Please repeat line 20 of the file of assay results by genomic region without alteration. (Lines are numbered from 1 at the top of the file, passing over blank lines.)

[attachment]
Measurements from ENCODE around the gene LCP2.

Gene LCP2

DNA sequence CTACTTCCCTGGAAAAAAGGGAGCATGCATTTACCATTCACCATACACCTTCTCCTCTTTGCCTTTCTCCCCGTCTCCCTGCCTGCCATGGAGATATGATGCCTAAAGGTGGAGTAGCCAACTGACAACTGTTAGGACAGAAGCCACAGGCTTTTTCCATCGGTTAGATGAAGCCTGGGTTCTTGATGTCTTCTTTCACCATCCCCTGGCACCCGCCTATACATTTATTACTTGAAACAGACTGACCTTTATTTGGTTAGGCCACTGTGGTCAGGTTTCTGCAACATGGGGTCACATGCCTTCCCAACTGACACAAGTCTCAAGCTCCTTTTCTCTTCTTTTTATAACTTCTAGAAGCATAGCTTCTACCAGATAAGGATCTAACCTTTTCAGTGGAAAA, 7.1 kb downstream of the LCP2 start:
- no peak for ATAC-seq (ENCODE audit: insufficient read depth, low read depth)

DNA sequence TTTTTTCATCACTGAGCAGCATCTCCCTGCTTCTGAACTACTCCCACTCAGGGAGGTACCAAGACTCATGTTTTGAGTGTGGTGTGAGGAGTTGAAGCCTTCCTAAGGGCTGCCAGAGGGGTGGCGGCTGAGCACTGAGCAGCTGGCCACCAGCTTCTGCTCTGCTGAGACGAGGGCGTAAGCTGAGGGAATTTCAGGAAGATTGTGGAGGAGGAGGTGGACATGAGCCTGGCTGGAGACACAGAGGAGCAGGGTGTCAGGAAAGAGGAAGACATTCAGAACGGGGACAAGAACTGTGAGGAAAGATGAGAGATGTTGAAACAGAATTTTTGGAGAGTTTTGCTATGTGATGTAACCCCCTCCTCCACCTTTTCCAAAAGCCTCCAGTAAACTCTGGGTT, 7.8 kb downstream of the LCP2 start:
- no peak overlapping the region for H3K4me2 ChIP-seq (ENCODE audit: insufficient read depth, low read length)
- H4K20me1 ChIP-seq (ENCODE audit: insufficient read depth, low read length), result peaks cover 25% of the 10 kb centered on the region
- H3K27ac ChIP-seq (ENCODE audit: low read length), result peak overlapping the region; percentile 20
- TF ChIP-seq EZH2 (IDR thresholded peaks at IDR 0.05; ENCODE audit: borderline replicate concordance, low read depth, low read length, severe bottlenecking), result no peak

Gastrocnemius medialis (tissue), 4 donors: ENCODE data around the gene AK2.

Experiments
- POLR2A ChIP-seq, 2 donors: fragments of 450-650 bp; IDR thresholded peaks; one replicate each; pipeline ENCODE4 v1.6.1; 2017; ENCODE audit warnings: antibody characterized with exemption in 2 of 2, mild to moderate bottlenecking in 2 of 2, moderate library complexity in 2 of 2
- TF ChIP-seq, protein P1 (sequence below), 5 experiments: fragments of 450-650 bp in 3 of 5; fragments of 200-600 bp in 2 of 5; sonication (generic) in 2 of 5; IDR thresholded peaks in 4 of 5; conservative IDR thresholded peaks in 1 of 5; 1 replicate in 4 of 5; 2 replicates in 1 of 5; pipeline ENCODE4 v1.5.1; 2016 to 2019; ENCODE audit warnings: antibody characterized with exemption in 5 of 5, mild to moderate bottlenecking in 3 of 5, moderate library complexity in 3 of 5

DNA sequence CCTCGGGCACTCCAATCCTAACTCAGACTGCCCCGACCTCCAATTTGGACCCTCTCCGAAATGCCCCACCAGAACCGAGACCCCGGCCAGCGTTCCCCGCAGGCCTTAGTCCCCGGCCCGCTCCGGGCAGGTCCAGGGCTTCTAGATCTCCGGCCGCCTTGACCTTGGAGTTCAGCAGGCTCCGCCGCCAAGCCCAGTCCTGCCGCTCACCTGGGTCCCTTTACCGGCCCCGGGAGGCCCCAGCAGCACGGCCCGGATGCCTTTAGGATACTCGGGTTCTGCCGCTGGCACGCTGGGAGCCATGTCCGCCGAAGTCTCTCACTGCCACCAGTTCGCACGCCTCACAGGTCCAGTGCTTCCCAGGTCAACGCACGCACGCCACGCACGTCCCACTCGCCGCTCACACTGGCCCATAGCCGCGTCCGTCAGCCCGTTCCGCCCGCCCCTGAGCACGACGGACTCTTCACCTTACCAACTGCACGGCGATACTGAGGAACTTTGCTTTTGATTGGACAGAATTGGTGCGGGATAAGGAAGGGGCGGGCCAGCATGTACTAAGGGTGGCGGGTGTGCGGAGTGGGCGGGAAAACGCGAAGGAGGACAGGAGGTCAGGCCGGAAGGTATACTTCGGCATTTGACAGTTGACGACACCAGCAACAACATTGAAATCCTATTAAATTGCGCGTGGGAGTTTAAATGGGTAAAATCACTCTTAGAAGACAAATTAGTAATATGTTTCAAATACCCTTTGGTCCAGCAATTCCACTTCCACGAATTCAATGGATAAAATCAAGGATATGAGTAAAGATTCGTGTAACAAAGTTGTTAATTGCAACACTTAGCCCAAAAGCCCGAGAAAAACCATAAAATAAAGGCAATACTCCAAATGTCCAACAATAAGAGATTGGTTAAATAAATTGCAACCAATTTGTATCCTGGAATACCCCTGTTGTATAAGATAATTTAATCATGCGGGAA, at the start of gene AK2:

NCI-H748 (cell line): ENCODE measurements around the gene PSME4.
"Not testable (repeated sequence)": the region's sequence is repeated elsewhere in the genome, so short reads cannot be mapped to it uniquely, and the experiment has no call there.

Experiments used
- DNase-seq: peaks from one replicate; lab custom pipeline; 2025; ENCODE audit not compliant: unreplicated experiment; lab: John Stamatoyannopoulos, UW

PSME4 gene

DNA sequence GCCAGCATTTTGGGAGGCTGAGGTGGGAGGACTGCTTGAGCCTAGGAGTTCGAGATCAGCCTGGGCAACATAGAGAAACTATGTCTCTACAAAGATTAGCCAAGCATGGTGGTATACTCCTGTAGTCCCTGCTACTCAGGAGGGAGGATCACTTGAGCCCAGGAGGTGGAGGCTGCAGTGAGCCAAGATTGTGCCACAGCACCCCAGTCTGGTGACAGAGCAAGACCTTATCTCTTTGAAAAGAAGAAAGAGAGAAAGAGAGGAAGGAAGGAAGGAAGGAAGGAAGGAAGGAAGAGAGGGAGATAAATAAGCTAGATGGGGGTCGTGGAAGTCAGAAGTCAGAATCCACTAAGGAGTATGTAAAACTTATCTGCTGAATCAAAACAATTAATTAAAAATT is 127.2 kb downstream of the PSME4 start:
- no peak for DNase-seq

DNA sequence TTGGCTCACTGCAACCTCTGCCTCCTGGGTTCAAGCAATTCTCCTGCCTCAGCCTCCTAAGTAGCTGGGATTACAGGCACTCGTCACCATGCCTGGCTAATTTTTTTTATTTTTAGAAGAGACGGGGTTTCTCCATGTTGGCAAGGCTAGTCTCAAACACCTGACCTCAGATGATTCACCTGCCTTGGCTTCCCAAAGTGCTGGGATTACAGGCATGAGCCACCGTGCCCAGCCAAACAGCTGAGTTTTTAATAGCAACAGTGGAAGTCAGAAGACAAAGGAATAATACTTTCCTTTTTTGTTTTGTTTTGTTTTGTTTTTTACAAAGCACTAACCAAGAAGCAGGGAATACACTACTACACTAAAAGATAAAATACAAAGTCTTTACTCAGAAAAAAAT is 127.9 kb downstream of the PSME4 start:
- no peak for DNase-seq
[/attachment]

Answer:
DNA sequence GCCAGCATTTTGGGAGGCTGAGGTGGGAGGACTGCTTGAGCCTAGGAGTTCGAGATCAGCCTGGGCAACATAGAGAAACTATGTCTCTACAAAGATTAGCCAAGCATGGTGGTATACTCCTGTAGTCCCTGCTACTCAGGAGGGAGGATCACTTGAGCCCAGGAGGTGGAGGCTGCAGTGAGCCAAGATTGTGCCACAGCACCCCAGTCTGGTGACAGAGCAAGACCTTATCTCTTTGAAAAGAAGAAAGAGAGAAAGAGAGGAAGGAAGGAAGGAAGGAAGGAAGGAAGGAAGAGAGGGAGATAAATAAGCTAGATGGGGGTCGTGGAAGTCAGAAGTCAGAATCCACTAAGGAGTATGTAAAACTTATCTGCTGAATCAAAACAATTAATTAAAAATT is 127.2 kb downstream of the PSME4 start: